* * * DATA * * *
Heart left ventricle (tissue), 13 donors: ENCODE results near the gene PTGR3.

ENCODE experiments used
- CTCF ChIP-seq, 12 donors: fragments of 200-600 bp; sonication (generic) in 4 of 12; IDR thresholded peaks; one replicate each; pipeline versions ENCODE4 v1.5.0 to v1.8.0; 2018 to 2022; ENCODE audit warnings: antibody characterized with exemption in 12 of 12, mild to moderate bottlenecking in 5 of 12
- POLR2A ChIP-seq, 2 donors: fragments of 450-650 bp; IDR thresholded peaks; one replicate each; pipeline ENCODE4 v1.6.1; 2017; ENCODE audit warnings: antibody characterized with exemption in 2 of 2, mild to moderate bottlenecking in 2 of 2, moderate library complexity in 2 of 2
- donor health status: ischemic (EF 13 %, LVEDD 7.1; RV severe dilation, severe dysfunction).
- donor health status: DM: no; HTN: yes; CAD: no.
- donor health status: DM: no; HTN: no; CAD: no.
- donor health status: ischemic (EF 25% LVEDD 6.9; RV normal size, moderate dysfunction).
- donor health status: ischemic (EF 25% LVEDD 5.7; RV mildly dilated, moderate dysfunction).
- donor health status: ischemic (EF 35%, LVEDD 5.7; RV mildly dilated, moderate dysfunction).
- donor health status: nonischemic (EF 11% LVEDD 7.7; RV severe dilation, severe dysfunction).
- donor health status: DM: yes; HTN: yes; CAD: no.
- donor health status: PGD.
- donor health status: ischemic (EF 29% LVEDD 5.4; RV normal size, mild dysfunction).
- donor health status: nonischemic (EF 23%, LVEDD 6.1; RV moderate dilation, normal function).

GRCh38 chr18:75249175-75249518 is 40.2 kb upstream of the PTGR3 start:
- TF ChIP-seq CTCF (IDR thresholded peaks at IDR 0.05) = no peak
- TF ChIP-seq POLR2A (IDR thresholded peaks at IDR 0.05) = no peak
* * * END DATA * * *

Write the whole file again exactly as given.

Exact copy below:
Heart left ventricle (tissue), 13 donors: ENCODE results near the gene PTGR3.

ENCODE experiments used
- CTCF ChIP-seq, 12 donors: fragments of 200-600 bp; sonication (generic) in 4 of 12; IDR thresholded peaks; one replicate each; pipeline versions ENCODE4 v1.5.0 to v1.8.0; 2018 to 2022; ENCODE audit warnings: antibody characterized with exemption in 12 of 12, mild to moderate bottlenecking in 5 of 12
- POLR2A ChIP-seq, 2 donors: fragments of 450-650 bp; IDR thresholded peaks; one replicate each; pipeline ENCODE4 v1.6.1; 2017; ENCODE audit warnings: antibody characterized with exemption in 2 of 2, mild to moderate bottlenecking in 2 of 2, moderate library complexity in 2 of 2
- donor health status: ischemic (EF 13 %, LVEDD 7.1; RV severe dilation, severe dysfunction).
- donor health status: DM: no; HTN: yes; CAD: no.
- donor health status: DM: no; HTN: no; CAD: no.
- donor health status: ischemic (EF 25% LVEDD 6.9; RV normal size, moderate dysfunction).
- donor health status: ischemic (EF 25% LVEDD 5.7; RV mildly dilated, moderate dysfunction).
- donor health status: ischemic (EF 35%, LVEDD 5.7; RV mildly dilated, moderate dysfunction).
- donor health status: nonischemic (EF 11% LVEDD 7.7; RV severe dilation, severe dysfunction).
- donor health status: DM: yes; HTN: yes; CAD: no.
- donor health status: PGD.
- donor health status: ischemic (EF 29% LVEDD 5.4; RV normal size, mild dysfunction).
- donor health status: nonischemic (EF 23%, LVEDD 6.1; RV moderate dilation, normal function).

GRCh38 chr18:75249175-75249518 is 40.2 kb upstream of the PTGR3 start:
- TF ChIP-seq CTCF (IDR thresholded peaks at IDR 0.05) = no peak
- TF ChIP-seq POLR2A (IDR thresholded peaks at IDR 0.05) = no peak